I'm posting this here and on BrassGoggles, in the interests of crossover fairness..
I reckon that The Airship (I think it needs capital letters) is a fundamental part of both Dieselpunk and Steampunk - whether the ornate Victorian kind or the sleek and majestic Zepplin. Is there anything else?
Good question. I think a fascination with modes of travel - by ship, by train - are shared by both, although there are clearly differences in what that looks like in each context.
Are you asking about which common tropes cross over between the two styles?
I'd say the entire 1910s was a soft period between the two, so you would have:
I'd say that they have the whole Industrial Revolution in common. Both genres inherit the scifi focus on technology. In steampunk, machines have gone beyond the prototype stage, and their users have decorated them to show off artistic skills as well as mechanical skills. In dieselpunk, we take another step and hide the function behind the elegance of the form. In both cases, however, the machines have gone from occasional tools to transformative elements that change our lifestyles. For instance, gas lights and neon lights have different infrastructures and designs, but they both make it possible to function without sunlight--that was only possible before with candles, torches, and lanterns, all with exhaustible fuel.
not being an expert at all ;) but what links both should be the punk attitude!
Steam Trains are definately a crossover technology, as they persisted up until the early Atomic era. While "Streamliners" are total Dieselpunk, the more rough and rugged non-streamline "riveted cans" were still being built in the 1950s.
Coal-burning steam electrical generators are still in use today.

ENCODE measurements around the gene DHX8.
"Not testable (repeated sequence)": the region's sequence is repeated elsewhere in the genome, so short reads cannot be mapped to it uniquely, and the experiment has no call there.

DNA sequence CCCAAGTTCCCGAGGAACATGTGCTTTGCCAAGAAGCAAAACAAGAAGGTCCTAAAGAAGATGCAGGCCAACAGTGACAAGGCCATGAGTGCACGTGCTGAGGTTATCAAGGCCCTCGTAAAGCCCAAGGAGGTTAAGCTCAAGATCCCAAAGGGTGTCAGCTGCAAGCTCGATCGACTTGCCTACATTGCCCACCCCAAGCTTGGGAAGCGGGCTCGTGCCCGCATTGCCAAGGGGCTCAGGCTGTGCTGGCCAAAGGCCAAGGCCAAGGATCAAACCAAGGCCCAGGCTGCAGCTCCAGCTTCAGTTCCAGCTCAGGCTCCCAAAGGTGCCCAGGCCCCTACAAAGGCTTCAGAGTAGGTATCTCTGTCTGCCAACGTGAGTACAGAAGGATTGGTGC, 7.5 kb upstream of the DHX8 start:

Speaking of electricity, "Teslapunk" type stuff is a big crossover area with big honking lightening-arcing Tesla Coils and spark gap generators a common "mood setting" technology in both areas. The Mad Scientist archetype in general starting with Viktor Frankenstein as Shelley designed him up to the "Evil Tesla" archetype perpetuated in the cinema.
Telephones. The "old fashioned" wall hangers with the fixed mouthpiece and ear horn on the wire lasted from Victorian era up into the 1920s. In general it was the "internet" of its day until Wireless stole the show in the Diesel era. Wireless can cross backwards into Steampunk as well.
Culture too: Ragtime music and Tin Pan Alley type stuff are borne in that 1900's/1910's transitional period and fit both areas equally. Old Time music transitioned from African-American work songs and Scots-Irish folk balads of the Steam Era through the Piedmont and Delta sounds that informed Blues and early Country and Folk of the Diesel era and eventually morphed into Bluegrass and Country and Blues and Rock.
Vaudeville was born in Steam and perisited well into Diesel. The circus and the sideshow were still the main forms of entertainment for those who lived away from major cities and add a creepy punk vibe to either area.